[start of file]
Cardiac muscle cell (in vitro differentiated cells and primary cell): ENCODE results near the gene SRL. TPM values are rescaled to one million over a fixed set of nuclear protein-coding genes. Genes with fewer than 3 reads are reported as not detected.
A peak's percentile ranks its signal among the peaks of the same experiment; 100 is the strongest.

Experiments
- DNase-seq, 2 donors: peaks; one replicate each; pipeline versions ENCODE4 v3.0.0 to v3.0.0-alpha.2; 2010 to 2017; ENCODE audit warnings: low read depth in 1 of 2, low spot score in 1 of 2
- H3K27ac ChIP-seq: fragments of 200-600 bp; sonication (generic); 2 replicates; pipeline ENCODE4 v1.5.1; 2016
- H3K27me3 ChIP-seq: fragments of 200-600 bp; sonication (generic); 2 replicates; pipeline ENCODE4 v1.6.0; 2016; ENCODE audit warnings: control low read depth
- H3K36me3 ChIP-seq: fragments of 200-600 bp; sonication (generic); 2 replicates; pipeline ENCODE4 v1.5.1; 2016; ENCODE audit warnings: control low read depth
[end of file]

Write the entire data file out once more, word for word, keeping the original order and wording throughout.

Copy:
Cardiac muscle cell (in vitro differentiated cells and primary cell): ENCODE results near the gene SRL. TPM values are rescaled to one million over a fixed set of nuclear protein-coding genes. Genes with fewer than 3 reads are reported as not detected.
A peak's percentile ranks its signal among the peaks of the same experiment; 100 is the strongest.

Experiments
- DNase-seq, 2 donors: peaks; one replicate each; pipeline versions ENCODE4 v3.0.0 to v3.0.0-alpha.2; 2010 to 2017; ENCODE audit warnings: low read depth in 1 of 2, low spot score in 1 of 2
- H3K27ac ChIP-seq: fragments of 200-600 bp; sonication (generic); 2 replicates; pipeline ENCODE4 v1.5.1; 2016
- H3K27me3 ChIP-seq: fragments of 200-600 bp; sonication (generic); 2 replicates; pipeline ENCODE4 v1.6.0; 2016; ENCODE audit warnings: control low read depth
- H3K36me3 ChIP-seq: fragments of 200-600 bp; sonication (generic); 2 replicates; pipeline ENCODE4 v1.5.1; 2016; ENCODE audit warnings: control low read depth